Saturday, 2 July 2011

Data Protection – as an opera?

If you are quick, and can get to London Coliseum in the next few days, you are going to be lucky enough to witness a data protection treat. This is Two Boys, Nico Muhly’s first opera, jointly commissioned by the English National Opera and the Metropolitan Opera in New York. It’s not for the faint hearted – it cries out for a different audience, one which is familiar with the shadowy world of internet chatrooms and the psychosexual crimes committed under the various identities assumed there. It’s an opera which has as its theme on the nature of identity, and the power of the internet – so as far as I am concerned, it’s an opera about data protection. If you want to know more about social networks, get over to the ENO.

I won’t give anything away, other than to remind the more astute members of the audience that there exists a spooky similarity between the plot and events which took place in 2003 northern England. And the only other thing I’ll say is that it really brings to life one of the points made by during the ICO’s anonymity seminar on 30th March (see my earlier blog). At that event, Barry Ryan, of the Market Research Association, spoke about the power of verbal ticks to give away one’s identity. Perhaps Nico Multy was in the audience.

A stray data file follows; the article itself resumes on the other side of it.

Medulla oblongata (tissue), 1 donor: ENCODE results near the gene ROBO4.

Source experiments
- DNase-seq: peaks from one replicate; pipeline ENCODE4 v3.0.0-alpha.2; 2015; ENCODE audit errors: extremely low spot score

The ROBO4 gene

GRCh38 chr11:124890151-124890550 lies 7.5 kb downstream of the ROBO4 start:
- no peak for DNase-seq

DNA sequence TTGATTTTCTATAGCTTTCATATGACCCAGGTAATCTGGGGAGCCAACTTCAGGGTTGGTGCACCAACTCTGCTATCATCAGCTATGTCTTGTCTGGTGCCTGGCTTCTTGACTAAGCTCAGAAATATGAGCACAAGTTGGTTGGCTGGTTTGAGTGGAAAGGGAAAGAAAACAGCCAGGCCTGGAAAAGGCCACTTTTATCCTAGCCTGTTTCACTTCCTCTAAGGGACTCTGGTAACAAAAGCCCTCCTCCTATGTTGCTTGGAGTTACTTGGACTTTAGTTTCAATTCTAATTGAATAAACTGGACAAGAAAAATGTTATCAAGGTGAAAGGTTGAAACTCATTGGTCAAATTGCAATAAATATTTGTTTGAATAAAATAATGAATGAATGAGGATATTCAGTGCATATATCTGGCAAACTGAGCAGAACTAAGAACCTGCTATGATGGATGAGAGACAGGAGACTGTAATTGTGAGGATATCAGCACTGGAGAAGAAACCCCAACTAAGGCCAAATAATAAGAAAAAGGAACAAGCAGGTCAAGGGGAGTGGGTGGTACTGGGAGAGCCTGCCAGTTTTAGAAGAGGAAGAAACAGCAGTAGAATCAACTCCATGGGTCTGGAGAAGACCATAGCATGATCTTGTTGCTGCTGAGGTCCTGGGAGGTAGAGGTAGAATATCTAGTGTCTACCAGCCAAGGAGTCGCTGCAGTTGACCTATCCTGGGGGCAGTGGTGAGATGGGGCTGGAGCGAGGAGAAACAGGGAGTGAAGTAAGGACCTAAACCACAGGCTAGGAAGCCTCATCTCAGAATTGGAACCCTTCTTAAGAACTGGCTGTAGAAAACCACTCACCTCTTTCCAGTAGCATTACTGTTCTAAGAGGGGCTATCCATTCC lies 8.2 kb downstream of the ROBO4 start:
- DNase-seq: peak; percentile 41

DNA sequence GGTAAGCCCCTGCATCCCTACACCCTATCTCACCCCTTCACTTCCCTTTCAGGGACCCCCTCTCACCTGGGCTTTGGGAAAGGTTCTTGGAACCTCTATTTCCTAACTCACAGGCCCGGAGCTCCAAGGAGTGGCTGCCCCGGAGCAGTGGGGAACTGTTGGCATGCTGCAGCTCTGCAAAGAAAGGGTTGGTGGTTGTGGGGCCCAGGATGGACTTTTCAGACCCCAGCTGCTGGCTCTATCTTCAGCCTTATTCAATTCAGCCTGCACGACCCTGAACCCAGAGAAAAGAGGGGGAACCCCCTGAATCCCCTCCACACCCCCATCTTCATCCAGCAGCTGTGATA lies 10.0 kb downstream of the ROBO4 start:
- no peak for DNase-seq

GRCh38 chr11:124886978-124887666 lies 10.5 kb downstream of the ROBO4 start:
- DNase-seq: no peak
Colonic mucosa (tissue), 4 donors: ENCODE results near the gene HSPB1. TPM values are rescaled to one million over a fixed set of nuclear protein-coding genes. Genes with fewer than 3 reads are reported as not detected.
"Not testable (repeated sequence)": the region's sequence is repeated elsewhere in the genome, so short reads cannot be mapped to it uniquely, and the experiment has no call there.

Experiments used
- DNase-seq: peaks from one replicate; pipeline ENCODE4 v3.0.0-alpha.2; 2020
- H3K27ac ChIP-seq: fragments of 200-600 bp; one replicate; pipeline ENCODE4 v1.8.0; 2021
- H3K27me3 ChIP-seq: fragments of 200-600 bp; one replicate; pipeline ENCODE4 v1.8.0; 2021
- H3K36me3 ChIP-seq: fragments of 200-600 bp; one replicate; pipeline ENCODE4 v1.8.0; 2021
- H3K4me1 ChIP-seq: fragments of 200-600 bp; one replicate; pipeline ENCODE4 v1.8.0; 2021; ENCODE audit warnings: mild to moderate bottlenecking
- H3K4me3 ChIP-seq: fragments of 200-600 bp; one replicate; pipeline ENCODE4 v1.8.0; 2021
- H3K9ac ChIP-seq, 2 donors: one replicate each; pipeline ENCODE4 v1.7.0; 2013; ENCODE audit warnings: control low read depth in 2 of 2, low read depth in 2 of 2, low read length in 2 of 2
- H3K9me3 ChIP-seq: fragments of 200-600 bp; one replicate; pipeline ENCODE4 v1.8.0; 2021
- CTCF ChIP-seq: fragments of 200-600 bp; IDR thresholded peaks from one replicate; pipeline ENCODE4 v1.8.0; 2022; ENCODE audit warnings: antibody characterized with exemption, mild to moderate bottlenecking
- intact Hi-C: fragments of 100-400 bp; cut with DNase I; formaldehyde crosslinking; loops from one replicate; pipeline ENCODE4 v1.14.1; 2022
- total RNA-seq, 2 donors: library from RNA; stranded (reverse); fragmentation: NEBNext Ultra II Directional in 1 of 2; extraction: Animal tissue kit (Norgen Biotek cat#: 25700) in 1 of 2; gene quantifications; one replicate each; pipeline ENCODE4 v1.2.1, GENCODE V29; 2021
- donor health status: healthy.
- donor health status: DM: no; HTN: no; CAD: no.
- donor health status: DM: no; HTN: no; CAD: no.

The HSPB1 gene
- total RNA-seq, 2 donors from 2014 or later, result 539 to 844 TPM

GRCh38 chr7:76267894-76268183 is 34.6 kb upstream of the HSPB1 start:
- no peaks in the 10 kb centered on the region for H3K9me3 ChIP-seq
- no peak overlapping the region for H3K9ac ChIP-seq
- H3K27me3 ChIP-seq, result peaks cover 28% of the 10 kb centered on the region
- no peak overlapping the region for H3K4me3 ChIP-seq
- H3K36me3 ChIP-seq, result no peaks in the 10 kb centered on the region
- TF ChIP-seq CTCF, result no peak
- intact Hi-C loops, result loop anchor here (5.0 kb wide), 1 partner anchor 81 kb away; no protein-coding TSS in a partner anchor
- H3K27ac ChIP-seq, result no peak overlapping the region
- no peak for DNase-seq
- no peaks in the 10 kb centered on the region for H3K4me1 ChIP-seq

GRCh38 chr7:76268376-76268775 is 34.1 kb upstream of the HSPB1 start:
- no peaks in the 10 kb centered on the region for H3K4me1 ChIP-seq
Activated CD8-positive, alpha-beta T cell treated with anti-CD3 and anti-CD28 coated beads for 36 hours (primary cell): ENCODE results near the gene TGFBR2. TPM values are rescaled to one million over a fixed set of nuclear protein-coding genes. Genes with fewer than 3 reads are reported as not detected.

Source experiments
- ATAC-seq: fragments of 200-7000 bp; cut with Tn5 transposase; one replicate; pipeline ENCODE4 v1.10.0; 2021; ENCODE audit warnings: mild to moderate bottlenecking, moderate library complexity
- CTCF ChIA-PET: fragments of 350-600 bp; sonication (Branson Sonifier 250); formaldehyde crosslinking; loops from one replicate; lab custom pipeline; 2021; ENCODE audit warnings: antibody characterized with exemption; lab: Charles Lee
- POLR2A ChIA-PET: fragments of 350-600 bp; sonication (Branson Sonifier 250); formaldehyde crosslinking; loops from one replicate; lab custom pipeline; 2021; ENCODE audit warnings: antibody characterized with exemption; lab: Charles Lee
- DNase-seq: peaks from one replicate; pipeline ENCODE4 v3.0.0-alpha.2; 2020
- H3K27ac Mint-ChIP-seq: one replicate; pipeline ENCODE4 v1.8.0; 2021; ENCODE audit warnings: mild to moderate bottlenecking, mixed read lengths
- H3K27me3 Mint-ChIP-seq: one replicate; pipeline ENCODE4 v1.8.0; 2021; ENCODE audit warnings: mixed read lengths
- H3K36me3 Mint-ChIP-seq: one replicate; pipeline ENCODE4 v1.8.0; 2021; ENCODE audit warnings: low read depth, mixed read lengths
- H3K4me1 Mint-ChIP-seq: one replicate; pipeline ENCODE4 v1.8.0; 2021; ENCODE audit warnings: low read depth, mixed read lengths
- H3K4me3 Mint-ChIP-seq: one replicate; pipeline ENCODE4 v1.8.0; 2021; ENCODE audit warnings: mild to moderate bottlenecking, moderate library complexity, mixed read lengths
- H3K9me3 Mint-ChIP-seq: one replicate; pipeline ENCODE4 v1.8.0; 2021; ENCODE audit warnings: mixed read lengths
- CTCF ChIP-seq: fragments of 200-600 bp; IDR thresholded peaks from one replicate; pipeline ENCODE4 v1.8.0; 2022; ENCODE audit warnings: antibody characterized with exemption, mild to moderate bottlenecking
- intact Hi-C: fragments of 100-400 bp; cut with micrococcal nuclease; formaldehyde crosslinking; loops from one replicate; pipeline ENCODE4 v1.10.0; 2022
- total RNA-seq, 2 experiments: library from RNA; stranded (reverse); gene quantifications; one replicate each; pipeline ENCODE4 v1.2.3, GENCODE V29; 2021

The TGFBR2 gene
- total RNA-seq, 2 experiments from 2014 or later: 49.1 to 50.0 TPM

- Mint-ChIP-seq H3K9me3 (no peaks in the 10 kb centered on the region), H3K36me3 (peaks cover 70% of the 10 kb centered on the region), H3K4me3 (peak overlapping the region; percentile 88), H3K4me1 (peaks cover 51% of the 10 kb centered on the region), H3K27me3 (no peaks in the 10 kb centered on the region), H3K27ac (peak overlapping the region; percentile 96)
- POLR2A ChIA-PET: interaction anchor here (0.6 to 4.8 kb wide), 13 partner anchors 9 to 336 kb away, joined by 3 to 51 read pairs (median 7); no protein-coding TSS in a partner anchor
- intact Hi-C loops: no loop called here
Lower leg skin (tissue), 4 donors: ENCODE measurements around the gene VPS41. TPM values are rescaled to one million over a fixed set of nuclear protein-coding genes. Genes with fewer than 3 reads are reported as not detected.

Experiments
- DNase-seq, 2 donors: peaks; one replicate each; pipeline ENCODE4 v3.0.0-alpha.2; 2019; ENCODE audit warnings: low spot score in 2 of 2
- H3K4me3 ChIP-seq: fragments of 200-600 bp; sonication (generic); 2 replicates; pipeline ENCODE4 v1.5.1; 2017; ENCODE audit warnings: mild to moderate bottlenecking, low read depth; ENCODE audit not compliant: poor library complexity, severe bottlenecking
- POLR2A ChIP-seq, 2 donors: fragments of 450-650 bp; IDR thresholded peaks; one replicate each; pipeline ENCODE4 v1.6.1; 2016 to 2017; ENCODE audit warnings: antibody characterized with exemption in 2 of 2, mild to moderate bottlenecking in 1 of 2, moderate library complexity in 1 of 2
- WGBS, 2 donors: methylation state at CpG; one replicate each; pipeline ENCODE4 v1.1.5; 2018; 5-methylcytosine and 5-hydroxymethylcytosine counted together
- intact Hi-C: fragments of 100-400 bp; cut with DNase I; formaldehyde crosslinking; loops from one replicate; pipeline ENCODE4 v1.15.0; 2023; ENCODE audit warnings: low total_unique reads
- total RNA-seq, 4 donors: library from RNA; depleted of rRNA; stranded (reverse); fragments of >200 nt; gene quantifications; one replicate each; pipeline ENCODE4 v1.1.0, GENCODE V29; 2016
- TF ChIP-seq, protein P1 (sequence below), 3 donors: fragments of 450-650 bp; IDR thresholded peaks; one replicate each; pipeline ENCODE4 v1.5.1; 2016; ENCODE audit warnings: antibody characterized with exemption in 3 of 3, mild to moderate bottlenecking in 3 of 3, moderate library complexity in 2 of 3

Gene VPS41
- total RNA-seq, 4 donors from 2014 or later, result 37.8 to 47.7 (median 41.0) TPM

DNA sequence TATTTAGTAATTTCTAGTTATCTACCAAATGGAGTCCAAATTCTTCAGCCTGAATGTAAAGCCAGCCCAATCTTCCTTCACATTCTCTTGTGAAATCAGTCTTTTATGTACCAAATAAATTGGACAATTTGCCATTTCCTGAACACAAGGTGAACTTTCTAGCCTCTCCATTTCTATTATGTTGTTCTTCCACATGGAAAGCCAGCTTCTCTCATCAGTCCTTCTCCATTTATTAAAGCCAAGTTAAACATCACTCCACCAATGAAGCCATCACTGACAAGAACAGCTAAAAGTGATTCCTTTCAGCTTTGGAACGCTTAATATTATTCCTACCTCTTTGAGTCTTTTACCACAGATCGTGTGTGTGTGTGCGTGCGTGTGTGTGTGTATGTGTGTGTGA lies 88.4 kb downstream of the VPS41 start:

Of course, many plays have also had mistaken identity as their theme – but I’m not too sure how many have been able to incorporate the internet as well. Last night I was at the Hampstead Theatre to see the Propeller Company’s brilliant production of The Comedy of Errors. This must surely be one of the earliest British plays with mistaken identity as its central theme. It’s an all male Shakespearean company, incorporating an amazing South-American style band, which even accompanies you to the bar during the interval. Bawdy, hilarious, stunningly theatrical, and wonderful modern touches made everyone but the most dyed-in-the-wool traditionalist roar with laughter. Probably better than the original 1594 production. Catch both shows if you can.

You see, data protection can be fun - and cultural - and it’s high time that we commemorated these aspects too, as well as its darker sides.